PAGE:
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Description to topographic map set Himalayas

Topographic map set Himalayas has now a short reference article. In this article one will find information about the geologic structure and tectonic relief of Himalayas. Also one will get to know what rivers, lakes and glaciers are situated in Himalayas. There is a detailed description of climate in Himalayas as well.

The Himalayas is the world’s highest mountain massif. The Himalayas extend for over 2,400 km from the north southward, from the Tibetan Plateau to the Indus-Gangetic Plain; they are situated on the territory of India, Nepal, China, Pakistan and Bhutan. The width of this mountain system varies from 180 to 350 km, and its total area is about 650,000 sq km. The average height of the Himalayas is about 6,000 m, while the system includes 11 peaks towering over 8,000 m. The highest peak, which is also the world’s highest summit, is Mount Everest (Chomolungma), which rises to a height of 8,848 m.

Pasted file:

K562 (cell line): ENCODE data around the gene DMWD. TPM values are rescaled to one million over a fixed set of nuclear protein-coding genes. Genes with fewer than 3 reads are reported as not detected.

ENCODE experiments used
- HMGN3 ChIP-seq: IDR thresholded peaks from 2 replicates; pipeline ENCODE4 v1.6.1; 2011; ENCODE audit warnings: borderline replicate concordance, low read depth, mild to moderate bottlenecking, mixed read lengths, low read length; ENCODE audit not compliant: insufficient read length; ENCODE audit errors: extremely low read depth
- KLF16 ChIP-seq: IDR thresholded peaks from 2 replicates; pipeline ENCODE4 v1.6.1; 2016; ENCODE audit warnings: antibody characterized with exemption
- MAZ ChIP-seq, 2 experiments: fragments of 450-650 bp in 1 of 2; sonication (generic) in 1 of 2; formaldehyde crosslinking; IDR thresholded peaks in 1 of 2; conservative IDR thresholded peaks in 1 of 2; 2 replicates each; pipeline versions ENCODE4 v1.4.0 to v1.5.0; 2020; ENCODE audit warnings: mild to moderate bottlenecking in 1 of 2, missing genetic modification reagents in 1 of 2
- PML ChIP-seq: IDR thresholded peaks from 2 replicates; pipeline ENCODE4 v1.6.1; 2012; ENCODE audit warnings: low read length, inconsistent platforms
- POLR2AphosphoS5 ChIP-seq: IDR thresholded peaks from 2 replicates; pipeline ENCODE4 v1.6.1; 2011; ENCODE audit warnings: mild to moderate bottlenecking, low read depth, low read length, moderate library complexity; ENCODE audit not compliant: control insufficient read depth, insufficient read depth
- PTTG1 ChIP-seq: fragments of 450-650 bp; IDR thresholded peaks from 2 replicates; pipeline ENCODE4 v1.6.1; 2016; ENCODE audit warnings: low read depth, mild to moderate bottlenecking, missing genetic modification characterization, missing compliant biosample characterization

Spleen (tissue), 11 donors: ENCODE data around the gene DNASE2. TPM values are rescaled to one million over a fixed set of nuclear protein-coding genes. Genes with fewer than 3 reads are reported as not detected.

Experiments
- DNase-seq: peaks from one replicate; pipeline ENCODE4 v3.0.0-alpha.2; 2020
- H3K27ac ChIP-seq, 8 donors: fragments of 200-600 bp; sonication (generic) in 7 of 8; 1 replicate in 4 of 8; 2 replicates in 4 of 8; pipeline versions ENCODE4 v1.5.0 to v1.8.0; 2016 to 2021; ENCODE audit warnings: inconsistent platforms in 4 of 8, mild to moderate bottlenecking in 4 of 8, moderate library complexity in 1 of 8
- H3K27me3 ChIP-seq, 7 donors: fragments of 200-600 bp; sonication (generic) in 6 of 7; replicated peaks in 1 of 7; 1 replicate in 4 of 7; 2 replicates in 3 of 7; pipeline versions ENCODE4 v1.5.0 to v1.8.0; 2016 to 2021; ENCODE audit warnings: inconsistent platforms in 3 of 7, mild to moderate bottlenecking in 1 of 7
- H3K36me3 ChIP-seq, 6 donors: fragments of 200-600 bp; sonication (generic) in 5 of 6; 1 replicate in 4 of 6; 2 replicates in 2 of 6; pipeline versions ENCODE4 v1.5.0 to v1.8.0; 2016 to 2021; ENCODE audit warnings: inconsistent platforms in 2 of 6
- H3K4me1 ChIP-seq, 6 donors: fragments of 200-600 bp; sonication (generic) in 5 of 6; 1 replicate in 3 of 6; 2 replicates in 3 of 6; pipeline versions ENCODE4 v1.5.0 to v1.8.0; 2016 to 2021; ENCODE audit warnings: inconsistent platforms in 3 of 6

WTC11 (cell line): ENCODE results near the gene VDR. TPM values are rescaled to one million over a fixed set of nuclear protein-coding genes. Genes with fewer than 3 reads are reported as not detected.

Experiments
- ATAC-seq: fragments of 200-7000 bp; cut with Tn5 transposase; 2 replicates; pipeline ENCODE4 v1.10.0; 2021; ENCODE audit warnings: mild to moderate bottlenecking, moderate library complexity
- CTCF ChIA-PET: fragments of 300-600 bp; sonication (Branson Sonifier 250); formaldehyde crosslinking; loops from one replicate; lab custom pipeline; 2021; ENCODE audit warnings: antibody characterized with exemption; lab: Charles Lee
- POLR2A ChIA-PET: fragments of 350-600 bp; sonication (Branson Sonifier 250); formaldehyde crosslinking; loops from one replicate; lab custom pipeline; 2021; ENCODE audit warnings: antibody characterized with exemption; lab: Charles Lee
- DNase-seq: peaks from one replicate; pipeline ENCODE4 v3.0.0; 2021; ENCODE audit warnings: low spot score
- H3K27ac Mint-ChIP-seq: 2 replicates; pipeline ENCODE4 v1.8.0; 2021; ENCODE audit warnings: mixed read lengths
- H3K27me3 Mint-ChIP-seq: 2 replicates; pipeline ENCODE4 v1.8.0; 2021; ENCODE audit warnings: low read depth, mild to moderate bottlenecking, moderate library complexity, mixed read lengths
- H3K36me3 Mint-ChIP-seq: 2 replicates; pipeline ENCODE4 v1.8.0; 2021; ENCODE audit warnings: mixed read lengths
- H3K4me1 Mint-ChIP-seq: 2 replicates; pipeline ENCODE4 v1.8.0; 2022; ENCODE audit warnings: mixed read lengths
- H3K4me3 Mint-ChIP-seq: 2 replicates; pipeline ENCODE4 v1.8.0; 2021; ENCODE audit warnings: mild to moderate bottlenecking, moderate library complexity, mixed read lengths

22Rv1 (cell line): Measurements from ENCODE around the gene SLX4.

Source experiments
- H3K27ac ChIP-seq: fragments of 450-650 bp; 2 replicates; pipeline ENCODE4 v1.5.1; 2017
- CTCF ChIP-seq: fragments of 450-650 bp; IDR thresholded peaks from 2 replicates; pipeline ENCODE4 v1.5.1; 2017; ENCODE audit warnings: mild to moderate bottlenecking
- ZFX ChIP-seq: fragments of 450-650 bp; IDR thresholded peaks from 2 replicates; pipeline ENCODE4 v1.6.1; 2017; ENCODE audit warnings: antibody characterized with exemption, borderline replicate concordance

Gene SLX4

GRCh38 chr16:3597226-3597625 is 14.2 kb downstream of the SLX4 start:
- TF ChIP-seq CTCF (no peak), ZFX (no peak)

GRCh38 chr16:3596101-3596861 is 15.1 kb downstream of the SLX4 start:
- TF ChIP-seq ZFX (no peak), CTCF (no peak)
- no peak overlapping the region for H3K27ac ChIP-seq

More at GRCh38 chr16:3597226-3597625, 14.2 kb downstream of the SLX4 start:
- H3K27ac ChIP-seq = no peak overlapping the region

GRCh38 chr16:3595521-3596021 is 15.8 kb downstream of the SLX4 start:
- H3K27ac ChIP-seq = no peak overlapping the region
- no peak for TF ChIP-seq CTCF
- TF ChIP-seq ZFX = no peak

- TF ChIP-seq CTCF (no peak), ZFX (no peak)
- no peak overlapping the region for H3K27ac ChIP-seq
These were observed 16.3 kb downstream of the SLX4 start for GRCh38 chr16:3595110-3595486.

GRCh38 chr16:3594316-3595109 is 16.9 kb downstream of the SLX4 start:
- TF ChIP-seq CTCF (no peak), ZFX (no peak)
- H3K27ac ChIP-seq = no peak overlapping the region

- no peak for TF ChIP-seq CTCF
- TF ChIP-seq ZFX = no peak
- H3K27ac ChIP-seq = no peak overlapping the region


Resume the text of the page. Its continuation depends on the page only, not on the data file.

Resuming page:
The northern, shorter slopes of the Himalayas are bounded by the valleys of the Tsangpo River (the Brahmaputra) and the upper Indus. The most important rivers in south Asia start in the Himalayas - the Indus, the Ganges and the Brahmaputra. The lakes in the Himalayas have tectonic and glacial origins; there are plenty of them in the western Himalayas in particular (Vular, Tsomorari and other lakes).

The distinguishing feature in the geological structure of the Himalayas is a series of flat-lying overthrust plates which moved from the north to the south, forming superposed folds. The tectonic relief of the Himalayas is characterised by a lengthwise dissection which is mostly noticeable in depressions that separate highland massifs - himals.

The total glaciation area is over 33,000 sq km.

The Himalayas is a popular area for international mountaineering (mostly in Nepal).

The climate in the western Himalayas is characterised by sharp temperature variations and a strong wind. The eastern Himalayas have a warmer and more humid climate with monsoon rainfall patterns.

Mapstor news 26-08-2008